A suggestion on minimum number of stocks to hold if randomly selecting companies.

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A suggestion on minimum number of stocks to hold if randomly selecting companies.

Post by Anon9001 »

1 Year Horizon=

1 to 5 Stock Value Weighted Portfolio Improvement= 10% Increase in Probability to Out-perform Value-Weighted Market
5 to 25 Stock Value Weighted Portfolio Improvement= 3% Increase in Probability to Out-perform Value-Weighted Market
25 to 50 Stock Value Weighted Portfolio Improvement= 0.8% Increase in Probability to Out-perform Value-Weighted Market
50 to 100 Stock Value Weighted Portfolio Improvement= 0.4% Increase in Probability to Out-perform Value-Weighted Market

10 Year Horizon=

1 to 5 Stock Value Weighted Portfolio Improvement= 39% Increase in Probability to Out-perform Value-Weighted Market
5 to 25 Stock Value Weighted Portfolio Improvement= 11% Increase in Probability to Out-perform Value-Weighted Market
25 to 50 Stock Value Weighted Portfolio Improvement= 3% Increase in Probability to Out-perform Value-Weighted Market
50 to 100 Stock Value Weighted Portfolio Improvement= 2% Increase in Probability to Out-perform Value-Weighted Market

90 Year Horizon=

1 to 5 Stock Value Weighted Portfolio Improvement= 471% Increase in Probability to Out-perform Value-Weighted Market
5 to 25 Stock Value Weighted Portfolio Improvement= 62% Increase in Probability to Out-perform Value-Weighted Market
25 to 50 Stock Value Weighted Portfolio Improvement= 11% Increase in Probability to Out-perform Value-Weighted Market
50 to 100 Stock Value Weighted Portfolio Improvement= 6% Increase in Probability to Out-perform Value-Weighted Market

According to these figures maximum diversification benefit in terms of probability of out-performing value weighted market ie capitalization weighted market return occurs at 25 stocks. I would add however that if you are picking random 25 stocks to do a quality screen and have good sector diversification. That should probably increase probability of out-performing capitalization weighted market by a moderate amount. Now you might ask where I got these figures?

Well from the Hendrik Bessembinder study that many link to here saying 96% of stocks under-perform treasury bills.

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Last edited by Anon9001 on Fri May 14, 2021 11:11 am, edited 3 times in total.
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Re: A suggestion on minimum number of stocks to hold if randomlly selecting companies.

Post by tibbitts »

Anon9001 wrote: Thu May 13, 2021 9:28 am I would add however that if you are picking random 25 stocks to do a quality screen and have good sector diversification. That should probably increase probability of out-performing capitalization weighted market by a moderate amount.
If you use screens and require sector diversification you would no longer have 25 random stocks.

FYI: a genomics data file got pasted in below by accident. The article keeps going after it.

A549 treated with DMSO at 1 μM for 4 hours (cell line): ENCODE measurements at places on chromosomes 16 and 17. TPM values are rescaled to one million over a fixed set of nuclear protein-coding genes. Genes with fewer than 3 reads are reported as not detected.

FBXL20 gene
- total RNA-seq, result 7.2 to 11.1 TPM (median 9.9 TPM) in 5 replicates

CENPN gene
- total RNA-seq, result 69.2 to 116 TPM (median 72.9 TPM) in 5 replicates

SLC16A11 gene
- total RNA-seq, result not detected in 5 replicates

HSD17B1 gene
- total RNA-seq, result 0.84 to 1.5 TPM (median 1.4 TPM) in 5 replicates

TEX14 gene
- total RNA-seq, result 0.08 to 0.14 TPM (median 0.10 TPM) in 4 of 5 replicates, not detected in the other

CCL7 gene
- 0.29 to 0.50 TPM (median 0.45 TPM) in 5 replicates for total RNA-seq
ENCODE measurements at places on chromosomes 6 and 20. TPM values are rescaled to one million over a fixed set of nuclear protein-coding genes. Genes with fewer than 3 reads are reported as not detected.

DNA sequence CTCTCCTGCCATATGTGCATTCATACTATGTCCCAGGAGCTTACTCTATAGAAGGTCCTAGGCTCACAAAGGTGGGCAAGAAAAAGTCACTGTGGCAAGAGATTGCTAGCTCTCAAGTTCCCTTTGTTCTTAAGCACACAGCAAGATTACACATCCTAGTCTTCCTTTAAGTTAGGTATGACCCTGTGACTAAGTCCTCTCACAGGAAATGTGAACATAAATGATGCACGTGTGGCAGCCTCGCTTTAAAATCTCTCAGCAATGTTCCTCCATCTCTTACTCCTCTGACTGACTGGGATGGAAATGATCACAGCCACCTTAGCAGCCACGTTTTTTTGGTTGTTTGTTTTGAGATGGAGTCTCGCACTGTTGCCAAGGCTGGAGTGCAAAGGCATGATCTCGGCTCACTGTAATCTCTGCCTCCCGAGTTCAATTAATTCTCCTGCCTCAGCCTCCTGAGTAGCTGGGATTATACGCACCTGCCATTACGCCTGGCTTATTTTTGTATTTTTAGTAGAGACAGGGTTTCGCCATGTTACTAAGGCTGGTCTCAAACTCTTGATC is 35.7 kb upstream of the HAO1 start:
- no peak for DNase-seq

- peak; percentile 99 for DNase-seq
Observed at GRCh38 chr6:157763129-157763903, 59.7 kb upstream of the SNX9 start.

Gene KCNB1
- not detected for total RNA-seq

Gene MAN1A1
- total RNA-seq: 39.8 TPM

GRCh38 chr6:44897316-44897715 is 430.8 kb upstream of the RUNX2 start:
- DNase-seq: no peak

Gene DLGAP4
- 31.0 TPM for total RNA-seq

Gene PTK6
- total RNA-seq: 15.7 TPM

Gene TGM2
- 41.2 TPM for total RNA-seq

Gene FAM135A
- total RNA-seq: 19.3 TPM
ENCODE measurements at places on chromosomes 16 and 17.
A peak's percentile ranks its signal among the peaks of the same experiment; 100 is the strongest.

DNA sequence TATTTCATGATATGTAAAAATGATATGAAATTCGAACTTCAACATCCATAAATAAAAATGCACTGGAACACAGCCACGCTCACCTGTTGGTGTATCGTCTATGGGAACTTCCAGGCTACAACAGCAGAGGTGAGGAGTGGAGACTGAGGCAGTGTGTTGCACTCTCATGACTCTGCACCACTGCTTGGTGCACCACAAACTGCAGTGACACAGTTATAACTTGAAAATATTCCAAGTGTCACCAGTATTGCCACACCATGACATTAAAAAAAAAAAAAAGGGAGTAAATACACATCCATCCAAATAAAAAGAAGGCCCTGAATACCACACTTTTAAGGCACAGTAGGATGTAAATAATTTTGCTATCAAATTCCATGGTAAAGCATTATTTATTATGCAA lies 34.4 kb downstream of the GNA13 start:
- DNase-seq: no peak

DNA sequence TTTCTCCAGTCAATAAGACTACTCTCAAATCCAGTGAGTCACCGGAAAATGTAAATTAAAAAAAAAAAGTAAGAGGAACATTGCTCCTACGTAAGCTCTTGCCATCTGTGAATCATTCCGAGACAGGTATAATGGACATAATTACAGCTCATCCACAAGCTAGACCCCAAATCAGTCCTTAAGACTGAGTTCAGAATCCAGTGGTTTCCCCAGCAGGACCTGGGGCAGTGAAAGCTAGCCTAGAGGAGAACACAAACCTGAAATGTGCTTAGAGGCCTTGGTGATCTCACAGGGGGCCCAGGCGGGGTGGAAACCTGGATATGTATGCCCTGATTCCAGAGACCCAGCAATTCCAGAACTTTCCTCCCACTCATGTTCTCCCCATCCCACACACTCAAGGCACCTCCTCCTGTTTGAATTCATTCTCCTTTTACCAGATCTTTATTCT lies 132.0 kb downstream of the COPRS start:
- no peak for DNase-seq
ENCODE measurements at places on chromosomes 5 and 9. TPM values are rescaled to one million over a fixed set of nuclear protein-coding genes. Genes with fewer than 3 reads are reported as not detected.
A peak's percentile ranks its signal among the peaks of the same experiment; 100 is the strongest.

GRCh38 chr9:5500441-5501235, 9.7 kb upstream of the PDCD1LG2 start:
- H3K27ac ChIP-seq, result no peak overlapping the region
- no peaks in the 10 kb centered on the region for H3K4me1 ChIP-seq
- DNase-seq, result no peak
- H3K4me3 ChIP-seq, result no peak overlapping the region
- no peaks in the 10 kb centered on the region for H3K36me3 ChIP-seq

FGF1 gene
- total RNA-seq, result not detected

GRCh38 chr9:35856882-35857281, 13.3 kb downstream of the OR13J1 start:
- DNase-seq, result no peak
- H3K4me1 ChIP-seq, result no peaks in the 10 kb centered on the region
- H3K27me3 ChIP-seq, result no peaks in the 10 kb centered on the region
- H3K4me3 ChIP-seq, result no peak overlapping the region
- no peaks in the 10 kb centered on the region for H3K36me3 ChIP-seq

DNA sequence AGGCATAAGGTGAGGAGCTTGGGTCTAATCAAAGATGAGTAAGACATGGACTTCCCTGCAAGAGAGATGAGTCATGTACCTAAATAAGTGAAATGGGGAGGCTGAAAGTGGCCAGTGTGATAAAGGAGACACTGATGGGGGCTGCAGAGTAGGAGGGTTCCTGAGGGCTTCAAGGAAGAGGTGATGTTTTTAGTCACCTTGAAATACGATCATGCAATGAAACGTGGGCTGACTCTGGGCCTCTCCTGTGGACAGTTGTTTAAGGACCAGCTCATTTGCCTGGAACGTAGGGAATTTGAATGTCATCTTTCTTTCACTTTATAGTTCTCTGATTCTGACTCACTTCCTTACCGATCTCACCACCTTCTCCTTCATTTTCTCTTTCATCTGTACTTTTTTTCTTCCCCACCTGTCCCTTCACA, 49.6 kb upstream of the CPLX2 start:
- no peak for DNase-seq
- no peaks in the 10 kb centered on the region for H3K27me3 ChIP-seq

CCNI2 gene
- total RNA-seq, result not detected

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Re: A suggestion on minimum number of stocks to hold if randomlly selecting companies.

Post by HootingSloth »

Anon9001, could you explain a bit about what you see as the advantages of doing this? It is not hard to get exposure to over 11,000 stocks by just holding VTSAX and VTIAX. All the probabilities you list of outperforming the market are less than 50%. What do you think is happening in the other (presumably >50%) cases?
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Re: A suggestion on minimum number of stocks to hold if randomlly selecting companies.

Post by Anon9001 »

tibbitts wrote: Thu May 13, 2021 9:34 am If you use screens and require sector diversification you would no longer have 25 random stocks.
Good point but I am assuming the people who are interested in doing these concentrated portfolios are doing it to out-perform market and I am suggesting this quality screen and sector diversification to improve probabilities beyond the 45% chance you get by doing it randomly for 10 Year Horizon and 37% chance you get for 90 Year Horizon.
Last edited by Anon9001 on Thu May 13, 2021 9:43 am, edited 1 time in total.
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Re: A suggestion on minimum number of stocks to hold if randomlly selecting companies.

Post by scout1 »

How much is the outperformance and how much is the underperformance when they occur?
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Re: A suggestion on minimum number of stocks to hold if randomlly selecting companies.

Post by Anon9001 »

HootingSloth wrote: Thu May 13, 2021 9:37 am Anon9001, could you explain a bit about what you see as the advantages of doing this? It is not hard to get exposure to over 11,000 stocks by just holding VTSAX and VTIAX. All the probabilities you list of outperforming the market are less than 50%. What do you think is happening in the other (presumably >50%) cases?